Bush robot

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A bush robot is a hypothetical machine whose body branches in a fractal way into trillions of nanoscale fingers, to achieve very high dexterity and reconfigurability. The concept was described by Hans Moravec in a final report[1] for NASA in 1999, who projected that development of the necessary technology will take half a century.[needs update]

Bush robots are also referenced as very recent technology in the Transhuman Space and Eclipse Phase roleplaying games. They are also featured in some novels, such as Rocheworld by physicist Robert L. Forward, Iron Sunrise and Singularity Sky by Charles Stross, Matter by Iain M. Banks, The Turing Option by Harry Harrison and artificial intelligence expert Marvin Minsky, The Return of Bruce Wayne #6 by Grant Morrison and Lee Garbett, The Big Chill by Alan Moore and Carlos D'Anda (as the last form of life in the universe) and The Adventures of Lando Calrissian by L. Neil Smith. Bush robots also play an important role in Ken Macleod's The Cassini Division, part of his science-fiction series The Fall Revolution.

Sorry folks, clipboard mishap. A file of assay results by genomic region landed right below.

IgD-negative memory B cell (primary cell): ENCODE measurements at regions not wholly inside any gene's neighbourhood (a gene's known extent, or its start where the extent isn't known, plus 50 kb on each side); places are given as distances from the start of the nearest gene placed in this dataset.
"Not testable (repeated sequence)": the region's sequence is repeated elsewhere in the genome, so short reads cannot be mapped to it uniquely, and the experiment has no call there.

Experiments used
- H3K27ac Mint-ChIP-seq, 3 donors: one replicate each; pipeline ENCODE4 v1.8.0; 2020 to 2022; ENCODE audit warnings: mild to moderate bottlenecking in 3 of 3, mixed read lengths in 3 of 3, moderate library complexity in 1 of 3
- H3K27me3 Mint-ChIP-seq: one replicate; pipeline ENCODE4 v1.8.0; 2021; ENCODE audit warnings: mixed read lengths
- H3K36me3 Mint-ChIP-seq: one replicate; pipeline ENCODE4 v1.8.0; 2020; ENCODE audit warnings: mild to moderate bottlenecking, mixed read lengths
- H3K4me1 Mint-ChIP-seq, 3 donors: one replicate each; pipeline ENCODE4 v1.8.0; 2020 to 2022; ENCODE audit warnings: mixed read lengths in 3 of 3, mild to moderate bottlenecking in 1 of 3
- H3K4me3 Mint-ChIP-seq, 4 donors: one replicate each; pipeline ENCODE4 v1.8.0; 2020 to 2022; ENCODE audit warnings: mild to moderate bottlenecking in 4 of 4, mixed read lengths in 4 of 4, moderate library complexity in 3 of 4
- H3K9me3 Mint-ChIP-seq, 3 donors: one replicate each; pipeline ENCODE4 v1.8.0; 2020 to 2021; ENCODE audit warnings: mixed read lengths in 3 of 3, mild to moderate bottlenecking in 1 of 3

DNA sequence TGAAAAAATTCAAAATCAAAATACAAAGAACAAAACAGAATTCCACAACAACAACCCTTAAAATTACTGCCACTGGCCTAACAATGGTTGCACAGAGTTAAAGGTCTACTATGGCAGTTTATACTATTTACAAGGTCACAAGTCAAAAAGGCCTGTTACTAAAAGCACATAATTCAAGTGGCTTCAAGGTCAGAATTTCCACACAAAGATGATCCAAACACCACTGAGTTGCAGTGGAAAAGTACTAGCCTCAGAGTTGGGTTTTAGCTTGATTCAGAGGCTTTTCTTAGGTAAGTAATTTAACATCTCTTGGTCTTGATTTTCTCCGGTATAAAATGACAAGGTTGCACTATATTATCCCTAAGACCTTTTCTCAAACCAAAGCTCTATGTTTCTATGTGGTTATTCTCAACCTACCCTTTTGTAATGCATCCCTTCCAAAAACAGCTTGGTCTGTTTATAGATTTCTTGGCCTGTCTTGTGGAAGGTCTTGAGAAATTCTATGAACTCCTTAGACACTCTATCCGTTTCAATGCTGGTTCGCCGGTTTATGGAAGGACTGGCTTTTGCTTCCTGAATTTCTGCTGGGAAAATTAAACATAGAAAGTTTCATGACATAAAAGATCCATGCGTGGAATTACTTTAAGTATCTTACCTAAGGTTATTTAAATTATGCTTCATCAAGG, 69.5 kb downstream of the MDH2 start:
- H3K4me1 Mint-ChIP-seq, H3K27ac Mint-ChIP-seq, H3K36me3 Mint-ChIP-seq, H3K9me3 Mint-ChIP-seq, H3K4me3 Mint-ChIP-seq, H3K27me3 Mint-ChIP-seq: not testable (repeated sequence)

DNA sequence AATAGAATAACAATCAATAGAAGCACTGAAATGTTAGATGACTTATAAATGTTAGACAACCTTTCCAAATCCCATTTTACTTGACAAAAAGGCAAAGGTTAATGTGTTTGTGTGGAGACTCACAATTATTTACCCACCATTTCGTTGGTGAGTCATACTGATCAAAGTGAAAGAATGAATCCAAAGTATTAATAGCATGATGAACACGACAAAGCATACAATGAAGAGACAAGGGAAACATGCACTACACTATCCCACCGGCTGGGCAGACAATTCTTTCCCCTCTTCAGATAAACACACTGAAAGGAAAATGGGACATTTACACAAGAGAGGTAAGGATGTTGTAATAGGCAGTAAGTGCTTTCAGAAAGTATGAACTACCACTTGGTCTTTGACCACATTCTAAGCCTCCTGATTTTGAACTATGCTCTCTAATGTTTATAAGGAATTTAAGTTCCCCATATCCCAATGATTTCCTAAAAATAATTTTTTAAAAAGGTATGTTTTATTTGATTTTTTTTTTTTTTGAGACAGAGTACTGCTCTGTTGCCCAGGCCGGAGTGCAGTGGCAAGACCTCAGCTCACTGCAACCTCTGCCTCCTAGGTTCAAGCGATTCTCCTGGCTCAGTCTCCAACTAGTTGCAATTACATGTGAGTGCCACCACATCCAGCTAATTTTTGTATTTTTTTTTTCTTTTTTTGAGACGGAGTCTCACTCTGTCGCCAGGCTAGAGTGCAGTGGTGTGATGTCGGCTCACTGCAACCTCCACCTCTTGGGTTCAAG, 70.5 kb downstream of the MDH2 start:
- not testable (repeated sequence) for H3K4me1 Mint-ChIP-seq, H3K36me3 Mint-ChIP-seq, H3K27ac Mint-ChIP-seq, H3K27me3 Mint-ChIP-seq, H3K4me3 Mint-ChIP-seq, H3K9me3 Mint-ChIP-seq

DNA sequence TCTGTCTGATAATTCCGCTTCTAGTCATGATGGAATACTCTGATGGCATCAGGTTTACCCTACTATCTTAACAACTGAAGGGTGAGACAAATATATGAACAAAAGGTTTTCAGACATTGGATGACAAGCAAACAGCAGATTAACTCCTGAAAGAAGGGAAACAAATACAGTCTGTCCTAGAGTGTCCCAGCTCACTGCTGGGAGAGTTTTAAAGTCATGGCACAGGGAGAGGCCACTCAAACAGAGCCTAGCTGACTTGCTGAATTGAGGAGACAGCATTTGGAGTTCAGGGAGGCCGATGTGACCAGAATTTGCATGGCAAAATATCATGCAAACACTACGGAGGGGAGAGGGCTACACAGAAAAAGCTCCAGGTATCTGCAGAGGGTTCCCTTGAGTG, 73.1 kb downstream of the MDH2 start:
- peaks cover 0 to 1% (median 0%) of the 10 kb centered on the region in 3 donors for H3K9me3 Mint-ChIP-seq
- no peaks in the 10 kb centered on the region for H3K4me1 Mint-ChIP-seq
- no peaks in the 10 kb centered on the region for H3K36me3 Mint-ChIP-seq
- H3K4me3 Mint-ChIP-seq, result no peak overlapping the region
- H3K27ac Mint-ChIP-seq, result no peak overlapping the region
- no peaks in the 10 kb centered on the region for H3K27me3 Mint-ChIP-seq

The utility robots in the movie Interstellar (film) were fractal designs similar to a Moravec bush, but with only five levels of bifurcation.[2]

See also[edit]

Further reading[edit]

  • Moravec, Hans (1988). Mind Children: The Future of Robot and Human Intelligence. Cambridge: Harvard University Press. ISBN 0-674-57618-7. Chapter 4 in particular.
  • Moravec, Hans; Easudes, Jesse; Dellaert, Frank (1999). "Fractal branching ultra-dexterous robots (Bush robots)". NASA Advanced Concepts Research Project. PR-Number 10-86888. Archived from the original on 2007-05-23. Retrieved 2007-09-07.
  • Moravec, Hans. "Robot Bushes".


  1. ^ Moravec, Hans (January 31, 1999). "Fractal branching ultra-dexterous robots (Bush robots)". Carnegie Mellon University. Archived from the original on December 20, 2016. Retrieved April 11, 2016.
  2. ^ Kehe, Jason. "How FX Wizards Brought Interstellar's Strange Bots to Life". Wired. Retrieved 22 October 2015.